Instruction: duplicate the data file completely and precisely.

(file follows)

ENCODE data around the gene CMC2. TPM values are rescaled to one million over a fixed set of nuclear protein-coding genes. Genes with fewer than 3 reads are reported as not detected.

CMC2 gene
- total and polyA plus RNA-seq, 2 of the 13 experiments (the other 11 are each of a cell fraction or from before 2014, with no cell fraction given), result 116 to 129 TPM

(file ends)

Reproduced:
ENCODE data around the gene CMC2. TPM values are rescaled to one million over a fixed set of nuclear protein-coding genes. Genes with fewer than 3 reads are reported as not detected.

CMC2 gene
- total and polyA plus RNA-seq, 2 of the 13 experiments (the other 11 are each of a cell fraction or from before 2014, with no cell fraction given), result 116 to 129 TPM